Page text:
Adapted from So What Are You Going to Do With That?: A Guide for M.A.’s and Ph.D’s Seeking Careers Outside the Academy by Susan Basalla and Maggie Debelius.
I recommend trying these out with friends, relatives, or colleagues: sharing your responses and hearing other perspectives can help you articulate aspects of your own career experiences and hopes.
List the pros and cons of your last job, or perhaps your last few jobs.
A no-brainer, but the trick is to get into great detail. What made you feel happy, competent, and stimulated? What made you feel small, uncertain, or angry? What can you look forward to by staying (if staying is an option)? Alternately, what wouldn’t you miss if you left tomorrow? In the day-to-day, what kind of supervision did you have? How were tasks allocated to you? Did you have the opportunity to work with others? What was the physical space like and how did you get there? How was your day structured? In the long term, how was your work assessed and how was that assessment conveyed to you? Was there a visible product or goal? Was there “crunch time” or was the work steady year-round? For any of the above, how did you feel about it and how much does it matter to you?
The goal of this exercise is manifold. For one, you’ll get a richer picture of what you are looking for in a job at this point in your life. Even—especially!—if you are casting a wide net and applying to many different kinds of jobs, your search can be purposefully narrowed with concrete information about your ideal working environment. For another, the side effect of this kind of thinking is that you’ll store up a repertoire of practical, realistic statements about yourself as a worker that may be included in your cover letter and interview. Rather than present yourself as a blank slate upon which a company can write, you’ll present as a specific interesting individual with specific career needs and goals who specifically fits with a company or department. You’ll be able to ask sharp questions about the company’s organization and workflow. You’ll stand out.
You’ll also be equipped, when the time comes, to make requests. If you dislike receiving instructions over email or if you need more feedback from your supervisor, you may need to articulate your needs to create a more productive and comfortable working environment.
My example: When I wrote my pros and cons about being a grad student and teaching assistant, grading papers was at the top of my list of dislikes. But as my peers and I went around the table and shared our lists, not all of the TAs present said that they disliked grading. When I thought about it, neither did I. I actually liked reading student work when it was built on skills that I taught them; I liked sizing a paper up according to my rubric, working out how it could be made sharper, leaving very specific notes for the student to apply for future papers. What I didn’t like were grades or GPA, and the pressure of having an enormous interminable pile of papers that must be graded at once. This exercise steered me toward seeking out jobs that included editing and thinking diagnostically about writing. In the interim, it helped me defend my decision to stagger paper deadlines in a way that didn’t create intense crunch times for me.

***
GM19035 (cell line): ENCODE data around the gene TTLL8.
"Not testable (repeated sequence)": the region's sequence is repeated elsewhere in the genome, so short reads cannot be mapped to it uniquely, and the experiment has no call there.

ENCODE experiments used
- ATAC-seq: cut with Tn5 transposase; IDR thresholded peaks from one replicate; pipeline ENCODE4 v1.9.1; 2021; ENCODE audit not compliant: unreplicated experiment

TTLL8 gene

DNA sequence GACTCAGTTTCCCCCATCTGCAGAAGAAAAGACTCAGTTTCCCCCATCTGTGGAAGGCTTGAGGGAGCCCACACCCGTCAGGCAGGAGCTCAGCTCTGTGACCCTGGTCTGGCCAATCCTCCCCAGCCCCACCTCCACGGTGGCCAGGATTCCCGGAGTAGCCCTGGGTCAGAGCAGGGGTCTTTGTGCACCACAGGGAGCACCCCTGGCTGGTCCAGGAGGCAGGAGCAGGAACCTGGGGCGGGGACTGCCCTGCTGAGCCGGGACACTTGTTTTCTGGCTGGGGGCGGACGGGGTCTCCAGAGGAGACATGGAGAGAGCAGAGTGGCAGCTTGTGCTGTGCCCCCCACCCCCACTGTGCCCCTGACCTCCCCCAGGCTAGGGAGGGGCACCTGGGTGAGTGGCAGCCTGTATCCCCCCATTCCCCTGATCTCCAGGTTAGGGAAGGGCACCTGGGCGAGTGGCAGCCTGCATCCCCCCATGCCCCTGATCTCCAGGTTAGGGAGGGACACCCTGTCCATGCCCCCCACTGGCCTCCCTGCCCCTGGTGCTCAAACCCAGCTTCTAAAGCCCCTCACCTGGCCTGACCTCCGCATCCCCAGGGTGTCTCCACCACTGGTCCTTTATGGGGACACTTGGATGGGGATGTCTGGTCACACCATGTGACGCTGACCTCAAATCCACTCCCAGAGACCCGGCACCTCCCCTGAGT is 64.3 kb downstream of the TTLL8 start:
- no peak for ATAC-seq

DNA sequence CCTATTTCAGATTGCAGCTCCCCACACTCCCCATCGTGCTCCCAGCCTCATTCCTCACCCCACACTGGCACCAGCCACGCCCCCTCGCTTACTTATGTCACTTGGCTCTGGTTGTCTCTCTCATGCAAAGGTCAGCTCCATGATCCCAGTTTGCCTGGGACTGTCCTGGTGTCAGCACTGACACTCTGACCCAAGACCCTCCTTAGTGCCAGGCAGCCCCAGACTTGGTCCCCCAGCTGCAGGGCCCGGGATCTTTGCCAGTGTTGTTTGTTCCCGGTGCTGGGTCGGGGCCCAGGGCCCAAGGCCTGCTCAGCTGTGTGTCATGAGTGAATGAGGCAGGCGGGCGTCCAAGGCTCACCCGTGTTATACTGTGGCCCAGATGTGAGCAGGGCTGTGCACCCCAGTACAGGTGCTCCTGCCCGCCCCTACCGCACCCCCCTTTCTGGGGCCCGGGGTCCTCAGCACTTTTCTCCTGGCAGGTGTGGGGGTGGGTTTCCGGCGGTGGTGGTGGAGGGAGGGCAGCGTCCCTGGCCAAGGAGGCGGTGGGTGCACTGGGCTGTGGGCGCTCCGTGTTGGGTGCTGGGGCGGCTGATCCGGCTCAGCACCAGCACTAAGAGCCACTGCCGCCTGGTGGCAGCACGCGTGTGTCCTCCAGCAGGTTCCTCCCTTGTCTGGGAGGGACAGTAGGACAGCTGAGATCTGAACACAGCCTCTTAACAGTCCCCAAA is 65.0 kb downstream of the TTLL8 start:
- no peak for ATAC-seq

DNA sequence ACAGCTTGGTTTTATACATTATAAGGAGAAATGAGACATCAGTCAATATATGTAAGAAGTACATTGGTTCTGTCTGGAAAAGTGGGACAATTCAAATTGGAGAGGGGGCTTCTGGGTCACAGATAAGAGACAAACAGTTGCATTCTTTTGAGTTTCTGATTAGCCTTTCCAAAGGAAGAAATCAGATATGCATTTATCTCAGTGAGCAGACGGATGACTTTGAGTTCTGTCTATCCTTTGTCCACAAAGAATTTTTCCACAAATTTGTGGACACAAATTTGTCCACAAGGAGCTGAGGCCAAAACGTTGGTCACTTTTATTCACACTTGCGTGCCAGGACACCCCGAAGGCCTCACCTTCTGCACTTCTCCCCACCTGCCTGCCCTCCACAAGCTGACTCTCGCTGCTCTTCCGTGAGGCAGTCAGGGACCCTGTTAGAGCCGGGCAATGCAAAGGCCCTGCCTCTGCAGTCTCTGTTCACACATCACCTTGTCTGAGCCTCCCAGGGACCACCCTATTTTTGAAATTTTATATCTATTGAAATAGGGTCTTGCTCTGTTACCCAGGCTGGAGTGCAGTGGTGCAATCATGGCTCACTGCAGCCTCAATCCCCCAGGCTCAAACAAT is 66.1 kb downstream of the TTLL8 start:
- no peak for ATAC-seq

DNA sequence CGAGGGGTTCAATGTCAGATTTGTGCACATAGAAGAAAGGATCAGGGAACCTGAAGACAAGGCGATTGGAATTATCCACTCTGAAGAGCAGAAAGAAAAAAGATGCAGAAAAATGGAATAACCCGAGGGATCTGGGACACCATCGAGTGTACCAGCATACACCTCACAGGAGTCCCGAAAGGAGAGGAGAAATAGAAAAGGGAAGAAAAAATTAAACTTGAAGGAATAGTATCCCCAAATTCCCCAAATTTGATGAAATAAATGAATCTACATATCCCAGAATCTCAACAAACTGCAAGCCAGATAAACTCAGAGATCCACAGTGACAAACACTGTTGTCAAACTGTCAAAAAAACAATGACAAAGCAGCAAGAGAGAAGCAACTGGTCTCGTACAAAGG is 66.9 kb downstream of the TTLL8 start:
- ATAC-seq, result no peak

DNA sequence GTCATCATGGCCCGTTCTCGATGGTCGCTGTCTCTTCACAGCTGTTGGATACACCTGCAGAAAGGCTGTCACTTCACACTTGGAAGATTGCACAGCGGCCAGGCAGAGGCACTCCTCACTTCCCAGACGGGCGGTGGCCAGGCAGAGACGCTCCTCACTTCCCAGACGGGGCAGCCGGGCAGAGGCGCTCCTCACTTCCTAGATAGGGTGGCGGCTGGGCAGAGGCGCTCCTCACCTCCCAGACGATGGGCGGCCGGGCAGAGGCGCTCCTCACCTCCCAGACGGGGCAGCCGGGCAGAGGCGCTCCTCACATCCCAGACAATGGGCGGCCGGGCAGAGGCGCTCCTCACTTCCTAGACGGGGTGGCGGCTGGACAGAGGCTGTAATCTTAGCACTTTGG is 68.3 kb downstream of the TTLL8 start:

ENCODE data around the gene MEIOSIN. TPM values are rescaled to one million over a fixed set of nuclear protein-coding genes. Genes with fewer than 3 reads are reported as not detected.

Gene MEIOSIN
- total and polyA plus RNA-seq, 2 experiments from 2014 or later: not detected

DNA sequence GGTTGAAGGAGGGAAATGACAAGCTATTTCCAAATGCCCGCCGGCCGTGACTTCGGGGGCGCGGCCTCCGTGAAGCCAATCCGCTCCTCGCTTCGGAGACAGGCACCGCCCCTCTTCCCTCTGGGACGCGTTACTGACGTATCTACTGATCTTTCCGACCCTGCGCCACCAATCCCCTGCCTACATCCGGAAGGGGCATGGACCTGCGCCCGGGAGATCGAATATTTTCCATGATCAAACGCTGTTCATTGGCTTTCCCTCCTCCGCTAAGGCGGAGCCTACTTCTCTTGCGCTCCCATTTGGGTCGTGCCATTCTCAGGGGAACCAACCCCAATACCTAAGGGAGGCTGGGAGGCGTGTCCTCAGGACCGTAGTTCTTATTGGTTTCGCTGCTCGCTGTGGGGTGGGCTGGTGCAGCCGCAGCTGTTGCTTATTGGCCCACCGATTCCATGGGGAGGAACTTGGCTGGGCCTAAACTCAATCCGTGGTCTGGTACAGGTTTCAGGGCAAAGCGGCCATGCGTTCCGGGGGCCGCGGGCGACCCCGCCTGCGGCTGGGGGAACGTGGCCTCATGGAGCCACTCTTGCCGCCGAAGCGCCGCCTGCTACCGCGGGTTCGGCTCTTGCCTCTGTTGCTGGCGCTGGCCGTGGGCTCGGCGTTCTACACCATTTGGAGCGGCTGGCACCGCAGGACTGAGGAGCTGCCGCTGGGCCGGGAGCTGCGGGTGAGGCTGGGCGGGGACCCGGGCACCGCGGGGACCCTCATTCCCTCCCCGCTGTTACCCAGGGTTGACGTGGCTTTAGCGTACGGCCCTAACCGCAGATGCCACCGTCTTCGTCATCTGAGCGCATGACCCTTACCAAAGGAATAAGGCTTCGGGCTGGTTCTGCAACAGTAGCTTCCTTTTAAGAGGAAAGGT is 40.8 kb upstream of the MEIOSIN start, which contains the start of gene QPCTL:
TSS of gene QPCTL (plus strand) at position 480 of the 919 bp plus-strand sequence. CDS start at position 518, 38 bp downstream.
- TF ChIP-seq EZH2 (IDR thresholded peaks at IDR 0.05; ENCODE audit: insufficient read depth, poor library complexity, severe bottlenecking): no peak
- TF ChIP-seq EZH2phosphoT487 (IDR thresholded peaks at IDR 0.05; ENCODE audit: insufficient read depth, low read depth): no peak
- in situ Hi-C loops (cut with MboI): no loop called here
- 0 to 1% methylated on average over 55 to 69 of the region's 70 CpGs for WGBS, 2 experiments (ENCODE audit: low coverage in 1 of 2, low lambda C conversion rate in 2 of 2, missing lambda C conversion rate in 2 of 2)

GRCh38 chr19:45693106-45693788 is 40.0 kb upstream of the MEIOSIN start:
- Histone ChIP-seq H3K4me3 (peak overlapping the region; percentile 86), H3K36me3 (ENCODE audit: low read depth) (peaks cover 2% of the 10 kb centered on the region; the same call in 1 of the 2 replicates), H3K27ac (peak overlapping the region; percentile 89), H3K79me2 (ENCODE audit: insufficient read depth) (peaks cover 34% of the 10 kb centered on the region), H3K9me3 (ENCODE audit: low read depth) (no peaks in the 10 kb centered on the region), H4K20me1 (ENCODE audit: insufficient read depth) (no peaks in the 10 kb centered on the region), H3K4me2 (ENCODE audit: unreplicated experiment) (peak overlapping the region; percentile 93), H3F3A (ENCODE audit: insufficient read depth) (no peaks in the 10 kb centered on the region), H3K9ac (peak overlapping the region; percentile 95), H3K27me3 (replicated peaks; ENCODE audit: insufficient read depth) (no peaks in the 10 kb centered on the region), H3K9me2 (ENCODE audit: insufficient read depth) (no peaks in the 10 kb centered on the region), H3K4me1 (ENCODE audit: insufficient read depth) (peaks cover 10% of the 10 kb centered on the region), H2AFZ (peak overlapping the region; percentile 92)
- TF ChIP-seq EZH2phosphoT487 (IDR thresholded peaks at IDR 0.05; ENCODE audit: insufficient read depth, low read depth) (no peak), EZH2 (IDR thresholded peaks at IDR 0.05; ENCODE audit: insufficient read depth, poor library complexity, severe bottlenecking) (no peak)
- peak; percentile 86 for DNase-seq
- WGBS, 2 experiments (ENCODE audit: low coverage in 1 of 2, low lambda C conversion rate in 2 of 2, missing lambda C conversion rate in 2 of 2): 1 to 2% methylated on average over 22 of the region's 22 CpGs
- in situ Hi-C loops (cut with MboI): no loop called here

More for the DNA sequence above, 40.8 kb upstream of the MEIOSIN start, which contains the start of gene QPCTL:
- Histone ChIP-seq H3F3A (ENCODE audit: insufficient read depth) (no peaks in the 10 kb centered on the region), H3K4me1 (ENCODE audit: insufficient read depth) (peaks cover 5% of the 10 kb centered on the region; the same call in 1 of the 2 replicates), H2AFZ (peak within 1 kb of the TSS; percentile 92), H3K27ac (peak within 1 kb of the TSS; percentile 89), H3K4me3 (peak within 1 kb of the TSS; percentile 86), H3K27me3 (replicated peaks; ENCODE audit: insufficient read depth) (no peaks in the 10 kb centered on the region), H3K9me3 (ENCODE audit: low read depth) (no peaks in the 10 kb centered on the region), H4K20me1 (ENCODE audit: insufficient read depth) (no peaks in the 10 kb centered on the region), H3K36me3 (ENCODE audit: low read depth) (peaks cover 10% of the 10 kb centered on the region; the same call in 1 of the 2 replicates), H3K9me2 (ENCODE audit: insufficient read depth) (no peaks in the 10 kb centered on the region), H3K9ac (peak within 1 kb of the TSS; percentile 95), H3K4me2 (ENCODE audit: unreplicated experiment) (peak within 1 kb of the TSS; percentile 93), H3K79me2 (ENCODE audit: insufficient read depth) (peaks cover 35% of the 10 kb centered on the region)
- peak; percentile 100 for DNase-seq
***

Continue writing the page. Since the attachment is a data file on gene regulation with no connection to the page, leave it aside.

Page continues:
List seven tasks, anecdotes, or accomplishments that you take great pride in.
Your seven stories can be from work or your studies, but they can also be from your hobbies or personal life. They can be from any point in time. You may find, for example, that you don’t feel especially proud of your straight As (even though that is indeed an accomplishment) or your conference presentation, but you are suffused with a warm glow of good feelings when you think about volunteer work you’ve done, or a particular time you took a leadership role, a moment when you taught someone something, or an occasion when you solved a tricky problem. If you can’t think of seven stories, ask your friends and relatives what they view as your accomplishments–a little outside perspective can help.
The goal of this exercise is to name your skills and interests beyond resume platitudes or the expectations associated with your academic field. Perhaps you’re a fine proofreader but you really love tutoring. Perhaps you write beautiful poetry but you are also super speedy to learn new software. Perhaps this knowledge will lead you toward a different career path.
Resume-wise, everyone puts things like “hard worker,” “detail-oriented,” and “problem solver” on their application; you’ll need to support or replace these claims with stories about yourself that demonstrate these qualities. You needn’t include all seven (or more) in your cover letter, but you should know them about yourself and mention them when appropriate.
My example: Despite my many years of schooling, one of my proudest accomplishments was assisting the Red Cross disaster relief center in Baton Rouge over Christmas break after Hurricane Katrina. Volunteering has a high turnover–intentionally, because they don’t want people to burn out–so although I assisted the supervisor of the trucks division in my first week, I became the supervisor in my second week. During my third week, I trained a new supervisor and created how-to documents for later successors. I also reorganized the transportation division’s files and “found” a number of “lost” vehicles whose paperwork had simply gone astray. What I learned from this exercise is that my highly specialized degree did not make me unsuited for work outside academia; rather, I am a very useful person equipped with generally applicable skills. I was able to use my Red Cross experience to make this point in interviews, especially when I was new to job searching and didn’t have my experience outside of academia.
Last updated: July 2020